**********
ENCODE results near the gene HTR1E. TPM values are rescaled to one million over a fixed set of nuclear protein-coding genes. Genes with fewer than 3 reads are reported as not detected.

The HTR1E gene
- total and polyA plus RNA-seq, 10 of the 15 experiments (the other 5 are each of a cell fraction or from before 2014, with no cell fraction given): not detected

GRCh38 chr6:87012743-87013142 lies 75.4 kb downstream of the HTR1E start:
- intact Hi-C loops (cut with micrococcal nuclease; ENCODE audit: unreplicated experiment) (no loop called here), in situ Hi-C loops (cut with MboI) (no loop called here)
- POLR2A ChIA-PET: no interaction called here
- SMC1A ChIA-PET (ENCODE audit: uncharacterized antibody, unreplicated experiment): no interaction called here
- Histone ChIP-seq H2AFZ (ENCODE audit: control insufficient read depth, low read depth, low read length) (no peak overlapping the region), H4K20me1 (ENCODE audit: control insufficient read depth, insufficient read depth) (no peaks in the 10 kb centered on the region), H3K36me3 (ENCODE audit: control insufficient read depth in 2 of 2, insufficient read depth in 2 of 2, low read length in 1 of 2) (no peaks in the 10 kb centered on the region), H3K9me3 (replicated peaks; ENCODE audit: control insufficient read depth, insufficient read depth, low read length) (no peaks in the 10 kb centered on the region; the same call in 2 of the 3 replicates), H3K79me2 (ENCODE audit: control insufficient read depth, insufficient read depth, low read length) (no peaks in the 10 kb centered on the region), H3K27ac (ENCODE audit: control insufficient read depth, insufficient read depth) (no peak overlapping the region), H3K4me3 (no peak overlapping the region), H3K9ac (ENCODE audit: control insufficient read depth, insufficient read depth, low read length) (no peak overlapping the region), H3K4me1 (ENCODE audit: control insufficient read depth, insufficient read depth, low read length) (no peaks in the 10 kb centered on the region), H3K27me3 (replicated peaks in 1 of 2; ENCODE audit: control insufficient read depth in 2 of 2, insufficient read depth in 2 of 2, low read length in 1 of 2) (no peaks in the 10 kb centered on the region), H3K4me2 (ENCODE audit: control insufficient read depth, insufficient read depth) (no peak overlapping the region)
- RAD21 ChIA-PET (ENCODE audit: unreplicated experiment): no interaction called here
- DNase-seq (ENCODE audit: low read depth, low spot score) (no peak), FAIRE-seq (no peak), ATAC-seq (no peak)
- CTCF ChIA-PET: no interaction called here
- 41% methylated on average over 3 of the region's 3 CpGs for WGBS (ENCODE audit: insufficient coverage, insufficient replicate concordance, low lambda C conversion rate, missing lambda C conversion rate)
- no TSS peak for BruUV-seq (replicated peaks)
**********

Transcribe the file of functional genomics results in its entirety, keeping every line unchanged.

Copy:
ENCODE results near the gene HTR1E. TPM values are rescaled to one million over a fixed set of nuclear protein-coding genes. Genes with fewer than 3 reads are reported as not detected.

The HTR1E gene
- total and polyA plus RNA-seq, 10 of the 15 experiments (the other 5 are each of a cell fraction or from before 2014, with no cell fraction given): not detected

GRCh38 chr6:87012743-87013142 lies 75.4 kb downstream of the HTR1E start:
- intact Hi-C loops (cut with micrococcal nuclease; ENCODE audit: unreplicated experiment) (no loop called here), in situ Hi-C loops (cut with MboI) (no loop called here)
- POLR2A ChIA-PET: no interaction called here
- SMC1A ChIA-PET (ENCODE audit: uncharacterized antibody, unreplicated experiment): no interaction called here
- Histone ChIP-seq H2AFZ (ENCODE audit: control insufficient read depth, low read depth, low read length) (no peak overlapping the region), H4K20me1 (ENCODE audit: control insufficient read depth, insufficient read depth) (no peaks in the 10 kb centered on the region), H3K36me3 (ENCODE audit: control insufficient read depth in 2 of 2, insufficient read depth in 2 of 2, low read length in 1 of 2) (no peaks in the 10 kb centered on the region), H3K9me3 (replicated peaks; ENCODE audit: control insufficient read depth, insufficient read depth, low read length) (no peaks in the 10 kb centered on the region; the same call in 2 of the 3 replicates), H3K79me2 (ENCODE audit: control insufficient read depth, insufficient read depth, low read length) (no peaks in the 10 kb centered on the region), H3K27ac (ENCODE audit: control insufficient read depth, insufficient read depth) (no peak overlapping the region), H3K4me3 (no peak overlapping the region), H3K9ac (ENCODE audit: control insufficient read depth, insufficient read depth, low read length) (no peak overlapping the region), H3K4me1 (ENCODE audit: control insufficient read depth, insufficient read depth, low read length) (no peaks in the 10 kb centered on the region), H3K27me3 (replicated peaks in 1 of 2; ENCODE audit: control insufficient read depth in 2 of 2, insufficient read depth in 2 of 2, low read length in 1 of 2) (no peaks in the 10 kb centered on the region), H3K4me2 (ENCODE audit: control insufficient read depth, insufficient read depth) (no peak overlapping the region)
- RAD21 ChIA-PET (ENCODE audit: unreplicated experiment): no interaction called here
- DNase-seq (ENCODE audit: low read depth, low spot score) (no peak), FAIRE-seq (no peak), ATAC-seq (no peak)
- CTCF ChIA-PET: no interaction called here
- 41% methylated on average over 3 of the region's 3 CpGs for WGBS (ENCODE audit: insufficient coverage, insufficient replicate concordance, low lambda C conversion rate, missing lambda C conversion rate)
- no TSS peak for BruUV-seq (replicated peaks)